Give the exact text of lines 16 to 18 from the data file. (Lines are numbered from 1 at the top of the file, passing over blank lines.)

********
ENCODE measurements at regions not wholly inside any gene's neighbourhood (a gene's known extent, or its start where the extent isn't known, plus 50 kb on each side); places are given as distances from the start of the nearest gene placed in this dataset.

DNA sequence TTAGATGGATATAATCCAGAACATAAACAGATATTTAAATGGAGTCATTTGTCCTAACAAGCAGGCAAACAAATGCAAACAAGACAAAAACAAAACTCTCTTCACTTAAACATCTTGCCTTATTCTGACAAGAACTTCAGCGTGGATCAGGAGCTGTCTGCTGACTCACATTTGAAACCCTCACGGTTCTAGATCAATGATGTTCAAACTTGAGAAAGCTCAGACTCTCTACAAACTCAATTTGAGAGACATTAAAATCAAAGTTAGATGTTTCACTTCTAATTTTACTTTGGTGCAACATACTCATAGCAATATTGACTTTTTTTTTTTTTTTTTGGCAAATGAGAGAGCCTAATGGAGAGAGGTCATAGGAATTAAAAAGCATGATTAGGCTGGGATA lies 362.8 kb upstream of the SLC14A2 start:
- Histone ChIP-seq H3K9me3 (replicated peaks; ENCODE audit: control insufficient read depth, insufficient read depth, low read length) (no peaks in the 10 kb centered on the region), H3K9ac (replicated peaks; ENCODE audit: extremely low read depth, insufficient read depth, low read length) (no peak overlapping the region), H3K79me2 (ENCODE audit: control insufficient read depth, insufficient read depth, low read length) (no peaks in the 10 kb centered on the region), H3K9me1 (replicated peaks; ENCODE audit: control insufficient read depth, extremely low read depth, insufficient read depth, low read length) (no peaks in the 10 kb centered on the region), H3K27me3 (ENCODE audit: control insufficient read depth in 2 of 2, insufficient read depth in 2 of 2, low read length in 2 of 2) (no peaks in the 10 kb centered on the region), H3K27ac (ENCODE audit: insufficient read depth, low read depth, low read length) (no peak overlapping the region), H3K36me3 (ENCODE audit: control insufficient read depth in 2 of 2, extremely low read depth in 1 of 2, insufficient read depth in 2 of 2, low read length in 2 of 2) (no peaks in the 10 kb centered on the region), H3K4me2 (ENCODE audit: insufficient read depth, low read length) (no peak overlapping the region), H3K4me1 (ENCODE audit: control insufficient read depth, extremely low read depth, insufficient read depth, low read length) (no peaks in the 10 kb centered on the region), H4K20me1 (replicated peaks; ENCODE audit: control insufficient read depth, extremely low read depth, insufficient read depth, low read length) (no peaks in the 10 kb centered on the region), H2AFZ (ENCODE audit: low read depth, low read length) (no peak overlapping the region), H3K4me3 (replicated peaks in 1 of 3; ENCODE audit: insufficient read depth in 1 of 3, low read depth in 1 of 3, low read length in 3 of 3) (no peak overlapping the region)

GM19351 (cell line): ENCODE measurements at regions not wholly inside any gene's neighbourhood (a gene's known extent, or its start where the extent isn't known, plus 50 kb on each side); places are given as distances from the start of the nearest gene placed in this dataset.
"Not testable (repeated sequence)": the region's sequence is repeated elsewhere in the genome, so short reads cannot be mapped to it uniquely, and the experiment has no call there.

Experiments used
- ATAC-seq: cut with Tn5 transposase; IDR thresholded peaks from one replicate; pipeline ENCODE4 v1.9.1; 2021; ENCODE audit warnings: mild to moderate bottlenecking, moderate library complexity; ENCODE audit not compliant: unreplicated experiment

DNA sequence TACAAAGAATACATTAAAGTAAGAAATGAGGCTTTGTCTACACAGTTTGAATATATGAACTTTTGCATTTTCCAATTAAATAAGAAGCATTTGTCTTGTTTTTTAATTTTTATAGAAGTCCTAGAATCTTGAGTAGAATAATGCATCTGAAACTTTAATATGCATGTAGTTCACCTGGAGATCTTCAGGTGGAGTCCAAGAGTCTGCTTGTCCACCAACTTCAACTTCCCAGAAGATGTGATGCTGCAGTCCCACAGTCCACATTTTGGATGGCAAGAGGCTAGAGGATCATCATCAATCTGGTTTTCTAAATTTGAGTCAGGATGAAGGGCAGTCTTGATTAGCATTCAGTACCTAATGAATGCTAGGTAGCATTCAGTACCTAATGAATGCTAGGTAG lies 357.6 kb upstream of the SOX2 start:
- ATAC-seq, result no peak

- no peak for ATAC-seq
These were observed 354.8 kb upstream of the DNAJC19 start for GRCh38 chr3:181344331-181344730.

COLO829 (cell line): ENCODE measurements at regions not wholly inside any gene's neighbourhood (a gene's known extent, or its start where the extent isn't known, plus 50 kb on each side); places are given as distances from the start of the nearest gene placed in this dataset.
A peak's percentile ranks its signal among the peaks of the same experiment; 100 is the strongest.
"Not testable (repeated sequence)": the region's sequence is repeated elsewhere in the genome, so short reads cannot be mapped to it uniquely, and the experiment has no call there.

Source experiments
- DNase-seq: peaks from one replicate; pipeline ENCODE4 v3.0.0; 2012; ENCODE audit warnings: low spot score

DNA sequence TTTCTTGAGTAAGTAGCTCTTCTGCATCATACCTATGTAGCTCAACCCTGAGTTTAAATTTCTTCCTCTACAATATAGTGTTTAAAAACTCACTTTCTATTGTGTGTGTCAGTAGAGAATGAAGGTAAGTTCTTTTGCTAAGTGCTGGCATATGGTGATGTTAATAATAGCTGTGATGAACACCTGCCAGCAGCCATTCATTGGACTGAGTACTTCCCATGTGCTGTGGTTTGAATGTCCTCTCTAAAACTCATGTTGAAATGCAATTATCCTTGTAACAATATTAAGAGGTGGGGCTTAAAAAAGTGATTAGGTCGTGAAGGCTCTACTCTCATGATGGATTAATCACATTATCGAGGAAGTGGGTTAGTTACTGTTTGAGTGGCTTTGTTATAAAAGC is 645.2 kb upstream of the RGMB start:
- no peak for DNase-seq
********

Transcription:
- DNase-seq: peaks from one replicate; pipeline ENCODE4 v3.0.0; 2012; ENCODE audit warnings: low spot score

DNA sequence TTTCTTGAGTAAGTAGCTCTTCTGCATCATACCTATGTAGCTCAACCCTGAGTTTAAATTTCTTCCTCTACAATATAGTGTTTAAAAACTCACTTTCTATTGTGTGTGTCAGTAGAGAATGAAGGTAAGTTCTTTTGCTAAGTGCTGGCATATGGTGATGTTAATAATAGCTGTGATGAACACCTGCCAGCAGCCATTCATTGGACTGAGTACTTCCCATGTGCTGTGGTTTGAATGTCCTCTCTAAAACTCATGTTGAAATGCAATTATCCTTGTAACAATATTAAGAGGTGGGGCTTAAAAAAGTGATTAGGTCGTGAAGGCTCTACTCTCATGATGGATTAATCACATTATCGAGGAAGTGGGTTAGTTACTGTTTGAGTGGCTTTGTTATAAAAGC is 645.2 kb upstream of the RGMB start:
- no peak for DNase-seq